Concurrent programming means that you have two or more sub-programs running simultaneously. This potentially allows you to use all your processors at once. This sounds like an enticing idea, but there are good reasons to be very cautious with it.

Why is Concurrency a bad idea?

  • Starting multiple Python processes instead is really easy (e.g. from a batch script).
  • Coordinating parallel sub-programs is very difficult to debug (look up the words "race condition" and "heisenbug").
  • Python has a strange thing called the GIL (Global Interpreter Lock). That means, Python can really only execute one command at a time.
  • There are great existing solutions for the most typical applications.


  • if you want to read/write data, use a database
  • if you want to scrape web pages, use the scrapy framework.
  • if you want to build a web server, use Flask or Django.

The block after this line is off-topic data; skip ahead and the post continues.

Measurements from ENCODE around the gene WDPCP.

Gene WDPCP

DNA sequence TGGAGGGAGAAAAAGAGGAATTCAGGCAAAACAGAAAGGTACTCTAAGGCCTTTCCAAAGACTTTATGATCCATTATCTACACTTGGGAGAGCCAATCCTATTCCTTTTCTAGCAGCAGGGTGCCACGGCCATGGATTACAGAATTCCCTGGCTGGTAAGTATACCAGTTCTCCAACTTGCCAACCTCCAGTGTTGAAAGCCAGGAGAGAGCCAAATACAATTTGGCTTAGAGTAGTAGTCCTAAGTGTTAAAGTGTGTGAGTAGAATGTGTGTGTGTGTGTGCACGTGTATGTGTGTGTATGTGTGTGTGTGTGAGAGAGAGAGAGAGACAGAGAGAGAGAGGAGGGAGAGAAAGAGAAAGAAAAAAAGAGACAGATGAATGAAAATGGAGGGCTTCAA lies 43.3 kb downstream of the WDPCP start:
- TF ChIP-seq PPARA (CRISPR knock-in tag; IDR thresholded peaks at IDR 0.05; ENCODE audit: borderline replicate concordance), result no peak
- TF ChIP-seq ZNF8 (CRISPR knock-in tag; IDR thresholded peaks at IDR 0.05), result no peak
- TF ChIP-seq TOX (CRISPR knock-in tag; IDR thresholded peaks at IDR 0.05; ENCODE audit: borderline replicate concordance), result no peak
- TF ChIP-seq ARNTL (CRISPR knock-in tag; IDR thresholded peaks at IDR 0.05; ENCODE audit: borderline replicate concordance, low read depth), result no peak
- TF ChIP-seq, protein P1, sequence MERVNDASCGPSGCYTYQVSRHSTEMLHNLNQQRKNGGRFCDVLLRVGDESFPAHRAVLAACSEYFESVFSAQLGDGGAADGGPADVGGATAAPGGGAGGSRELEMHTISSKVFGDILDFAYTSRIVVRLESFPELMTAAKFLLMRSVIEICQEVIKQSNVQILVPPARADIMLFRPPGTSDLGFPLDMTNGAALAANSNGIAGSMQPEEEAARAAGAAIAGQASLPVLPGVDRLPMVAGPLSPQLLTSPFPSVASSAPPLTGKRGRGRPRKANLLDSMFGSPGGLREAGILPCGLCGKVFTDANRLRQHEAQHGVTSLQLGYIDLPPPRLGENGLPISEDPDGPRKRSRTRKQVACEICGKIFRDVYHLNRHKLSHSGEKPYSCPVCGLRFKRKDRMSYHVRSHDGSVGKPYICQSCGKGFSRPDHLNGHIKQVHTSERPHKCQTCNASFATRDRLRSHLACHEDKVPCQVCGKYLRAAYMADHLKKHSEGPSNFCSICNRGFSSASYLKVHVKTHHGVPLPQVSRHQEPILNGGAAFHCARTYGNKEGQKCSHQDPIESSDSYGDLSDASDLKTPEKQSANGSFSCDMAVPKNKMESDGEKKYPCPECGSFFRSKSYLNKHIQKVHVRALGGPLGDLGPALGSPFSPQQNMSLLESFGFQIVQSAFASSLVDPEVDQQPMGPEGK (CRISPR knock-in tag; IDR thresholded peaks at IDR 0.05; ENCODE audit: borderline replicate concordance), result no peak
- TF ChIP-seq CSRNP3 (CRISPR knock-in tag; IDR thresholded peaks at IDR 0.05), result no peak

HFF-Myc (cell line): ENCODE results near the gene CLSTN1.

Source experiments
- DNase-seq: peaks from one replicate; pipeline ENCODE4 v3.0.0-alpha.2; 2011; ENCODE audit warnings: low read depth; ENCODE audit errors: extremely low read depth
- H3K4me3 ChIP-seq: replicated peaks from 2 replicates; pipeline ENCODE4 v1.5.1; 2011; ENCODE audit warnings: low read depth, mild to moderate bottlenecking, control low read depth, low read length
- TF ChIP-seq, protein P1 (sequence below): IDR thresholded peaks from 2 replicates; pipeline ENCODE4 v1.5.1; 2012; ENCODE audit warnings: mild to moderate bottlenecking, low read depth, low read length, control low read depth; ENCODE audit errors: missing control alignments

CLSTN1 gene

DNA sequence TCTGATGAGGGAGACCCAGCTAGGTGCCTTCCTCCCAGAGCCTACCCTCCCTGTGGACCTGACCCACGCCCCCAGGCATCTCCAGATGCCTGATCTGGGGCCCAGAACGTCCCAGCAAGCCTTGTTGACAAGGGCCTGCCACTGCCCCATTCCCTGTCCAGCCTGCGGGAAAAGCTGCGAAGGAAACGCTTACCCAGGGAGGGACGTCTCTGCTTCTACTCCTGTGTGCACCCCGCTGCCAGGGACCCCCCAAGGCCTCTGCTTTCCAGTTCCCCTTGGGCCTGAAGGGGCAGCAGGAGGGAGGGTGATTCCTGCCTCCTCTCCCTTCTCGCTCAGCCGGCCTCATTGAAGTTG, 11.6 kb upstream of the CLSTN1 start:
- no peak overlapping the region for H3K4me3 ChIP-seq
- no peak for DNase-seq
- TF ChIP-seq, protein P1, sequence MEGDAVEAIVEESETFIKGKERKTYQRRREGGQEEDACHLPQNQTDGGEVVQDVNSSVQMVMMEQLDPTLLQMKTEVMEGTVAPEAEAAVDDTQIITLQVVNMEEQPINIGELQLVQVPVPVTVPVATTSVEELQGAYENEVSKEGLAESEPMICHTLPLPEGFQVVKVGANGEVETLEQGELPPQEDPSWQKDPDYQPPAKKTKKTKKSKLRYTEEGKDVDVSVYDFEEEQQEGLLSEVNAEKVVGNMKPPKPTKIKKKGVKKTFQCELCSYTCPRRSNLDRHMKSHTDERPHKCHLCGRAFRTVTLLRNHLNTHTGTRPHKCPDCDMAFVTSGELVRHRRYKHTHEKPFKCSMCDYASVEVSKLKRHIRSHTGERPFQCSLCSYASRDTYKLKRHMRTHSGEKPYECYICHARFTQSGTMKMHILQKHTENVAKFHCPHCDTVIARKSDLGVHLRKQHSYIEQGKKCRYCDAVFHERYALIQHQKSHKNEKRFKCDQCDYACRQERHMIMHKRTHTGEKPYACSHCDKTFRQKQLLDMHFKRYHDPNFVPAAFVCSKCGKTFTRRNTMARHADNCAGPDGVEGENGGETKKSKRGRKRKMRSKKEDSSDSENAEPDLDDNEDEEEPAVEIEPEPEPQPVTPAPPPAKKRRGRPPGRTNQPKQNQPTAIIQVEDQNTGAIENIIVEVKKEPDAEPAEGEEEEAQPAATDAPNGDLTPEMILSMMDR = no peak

• if you want to do number crunching, use Spark, Pytorch or Tensorflow

When could concurrency be a good idea?

I can think of one reason:

You are writing a computer game for fun and would like many sprites to move at the same time AND you are looking for difficult problems to solve.

There are two noteworthy approaches to concurrency in Python: threads and coroutines.

Example of a coroutine with asyncio

import asyncio

def factorial(name, number):
    f = 1
    for i in range(2, number+1):
        print("Task %s: Compute factorial(%s)..." % (name, i))
        yield from asyncio.sleep(1)
        f *= i
    print("Task %s: factorial(%s) = %s" % (name, number, f))

loop = asyncio.get_event_loop()
tasks = [
    asyncio.ensure_future(factorial("A", 2)),
    asyncio.ensure_future(factorial("B", 3)),
    asyncio.ensure_future(factorial("C", 4))

# adopted from

import threading
import time
import random

number = 1

class MyThread (threading.Thread):

    def run(self):
        global number
        print('This is thread ' + str(number) + ' speaking.')
        n = number
        number += 1
        for i in range(20):
            print('Thread', n, 'counts', i)
            time.sleep(1 * random.randint(1, 10))

for x in range(10):

Dr. Kristian Rother

I am a professional Python trainer, developer and author based in Berlin. I believe everybody can learn programming.

Contact me via:
+49 176 3052 4691


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Jerzy Zientkowski, Speakerslair

See also